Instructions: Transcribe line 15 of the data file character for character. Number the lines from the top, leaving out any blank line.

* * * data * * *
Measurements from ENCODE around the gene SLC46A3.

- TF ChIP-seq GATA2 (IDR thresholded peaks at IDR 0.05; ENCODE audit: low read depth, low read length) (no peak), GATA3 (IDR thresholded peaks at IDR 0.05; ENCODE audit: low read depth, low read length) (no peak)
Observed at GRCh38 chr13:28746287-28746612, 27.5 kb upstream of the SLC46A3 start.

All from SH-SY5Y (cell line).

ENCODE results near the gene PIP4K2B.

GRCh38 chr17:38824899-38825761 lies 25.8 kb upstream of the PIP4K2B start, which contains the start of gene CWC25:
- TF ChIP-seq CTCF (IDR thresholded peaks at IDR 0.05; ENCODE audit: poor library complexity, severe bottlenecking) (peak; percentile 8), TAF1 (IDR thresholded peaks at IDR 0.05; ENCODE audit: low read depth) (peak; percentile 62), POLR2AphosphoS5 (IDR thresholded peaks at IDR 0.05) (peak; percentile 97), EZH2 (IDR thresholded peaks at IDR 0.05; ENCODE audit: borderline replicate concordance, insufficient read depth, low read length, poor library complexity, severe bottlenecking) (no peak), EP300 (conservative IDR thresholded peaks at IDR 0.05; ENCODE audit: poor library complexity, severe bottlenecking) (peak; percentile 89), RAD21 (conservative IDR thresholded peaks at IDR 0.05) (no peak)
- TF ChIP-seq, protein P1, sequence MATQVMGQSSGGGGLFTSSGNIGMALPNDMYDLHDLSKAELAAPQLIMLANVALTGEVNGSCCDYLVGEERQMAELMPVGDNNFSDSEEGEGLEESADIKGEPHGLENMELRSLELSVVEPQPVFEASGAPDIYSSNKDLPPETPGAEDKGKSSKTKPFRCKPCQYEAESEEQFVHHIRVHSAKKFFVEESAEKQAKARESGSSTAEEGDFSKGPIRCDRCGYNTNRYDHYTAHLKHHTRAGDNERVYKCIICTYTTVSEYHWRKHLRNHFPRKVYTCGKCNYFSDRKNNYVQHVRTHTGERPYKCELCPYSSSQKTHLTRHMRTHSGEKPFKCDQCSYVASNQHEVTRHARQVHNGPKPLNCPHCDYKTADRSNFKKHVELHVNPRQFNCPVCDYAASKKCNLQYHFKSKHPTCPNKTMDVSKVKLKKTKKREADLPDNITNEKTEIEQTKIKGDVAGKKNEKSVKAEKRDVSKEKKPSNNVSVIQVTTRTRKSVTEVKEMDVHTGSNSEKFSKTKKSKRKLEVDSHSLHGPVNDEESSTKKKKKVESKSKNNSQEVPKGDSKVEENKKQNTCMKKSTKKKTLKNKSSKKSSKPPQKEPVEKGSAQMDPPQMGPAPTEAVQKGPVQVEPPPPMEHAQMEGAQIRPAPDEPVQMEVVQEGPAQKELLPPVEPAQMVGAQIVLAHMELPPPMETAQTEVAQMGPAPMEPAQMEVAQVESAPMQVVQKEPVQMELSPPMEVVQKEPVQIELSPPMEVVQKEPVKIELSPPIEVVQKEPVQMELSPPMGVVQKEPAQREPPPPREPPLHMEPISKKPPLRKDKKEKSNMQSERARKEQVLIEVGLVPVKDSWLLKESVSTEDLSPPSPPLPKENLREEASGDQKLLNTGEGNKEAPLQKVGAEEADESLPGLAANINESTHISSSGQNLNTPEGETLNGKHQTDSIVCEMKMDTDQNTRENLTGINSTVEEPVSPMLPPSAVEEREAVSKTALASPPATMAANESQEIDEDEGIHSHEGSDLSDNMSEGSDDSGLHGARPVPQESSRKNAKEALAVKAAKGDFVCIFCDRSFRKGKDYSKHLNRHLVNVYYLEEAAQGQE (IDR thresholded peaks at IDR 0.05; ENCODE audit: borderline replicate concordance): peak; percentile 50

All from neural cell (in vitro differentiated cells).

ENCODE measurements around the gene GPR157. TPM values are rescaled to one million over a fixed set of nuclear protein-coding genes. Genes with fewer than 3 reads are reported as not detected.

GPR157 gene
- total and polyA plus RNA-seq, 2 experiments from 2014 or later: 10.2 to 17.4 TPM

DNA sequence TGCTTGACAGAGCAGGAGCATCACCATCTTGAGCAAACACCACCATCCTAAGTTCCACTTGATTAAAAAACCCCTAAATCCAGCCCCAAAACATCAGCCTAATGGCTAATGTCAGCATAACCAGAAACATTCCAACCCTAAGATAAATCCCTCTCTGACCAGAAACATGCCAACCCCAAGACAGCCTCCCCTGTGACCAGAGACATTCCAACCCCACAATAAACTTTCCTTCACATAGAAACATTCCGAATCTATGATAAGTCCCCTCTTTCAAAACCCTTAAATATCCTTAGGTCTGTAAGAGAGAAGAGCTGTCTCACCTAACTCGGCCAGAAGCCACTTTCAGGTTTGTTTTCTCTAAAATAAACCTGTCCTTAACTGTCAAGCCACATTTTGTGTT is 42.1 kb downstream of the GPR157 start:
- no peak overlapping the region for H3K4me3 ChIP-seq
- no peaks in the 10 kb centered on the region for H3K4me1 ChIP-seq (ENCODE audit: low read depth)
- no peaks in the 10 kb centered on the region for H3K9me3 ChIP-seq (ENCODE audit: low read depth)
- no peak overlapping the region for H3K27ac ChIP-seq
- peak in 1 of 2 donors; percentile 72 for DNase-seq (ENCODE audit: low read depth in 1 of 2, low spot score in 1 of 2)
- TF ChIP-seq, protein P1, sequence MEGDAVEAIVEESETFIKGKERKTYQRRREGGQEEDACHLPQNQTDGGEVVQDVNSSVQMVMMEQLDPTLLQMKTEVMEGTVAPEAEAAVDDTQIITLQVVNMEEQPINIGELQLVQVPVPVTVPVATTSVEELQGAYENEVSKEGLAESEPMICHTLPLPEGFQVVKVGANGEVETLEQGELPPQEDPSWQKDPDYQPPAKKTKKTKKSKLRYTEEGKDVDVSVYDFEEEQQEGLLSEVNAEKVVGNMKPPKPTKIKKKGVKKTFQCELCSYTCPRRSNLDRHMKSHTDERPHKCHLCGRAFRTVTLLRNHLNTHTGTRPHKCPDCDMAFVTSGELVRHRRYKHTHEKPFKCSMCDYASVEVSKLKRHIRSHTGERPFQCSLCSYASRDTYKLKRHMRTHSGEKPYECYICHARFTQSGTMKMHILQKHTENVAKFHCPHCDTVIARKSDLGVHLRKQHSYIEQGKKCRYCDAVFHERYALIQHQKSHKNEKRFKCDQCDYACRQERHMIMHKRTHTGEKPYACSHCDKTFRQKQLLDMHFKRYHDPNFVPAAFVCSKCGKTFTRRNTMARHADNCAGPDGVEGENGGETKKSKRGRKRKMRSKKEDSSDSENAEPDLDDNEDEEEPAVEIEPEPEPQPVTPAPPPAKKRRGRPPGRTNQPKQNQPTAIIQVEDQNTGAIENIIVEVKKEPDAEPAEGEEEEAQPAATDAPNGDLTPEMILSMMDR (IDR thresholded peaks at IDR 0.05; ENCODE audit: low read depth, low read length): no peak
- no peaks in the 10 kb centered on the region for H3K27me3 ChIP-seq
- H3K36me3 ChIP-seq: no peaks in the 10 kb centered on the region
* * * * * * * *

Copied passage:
- no peaks in the 10 kb centered on the region for H3K4me1 ChIP-seq (ENCODE audit: low read depth)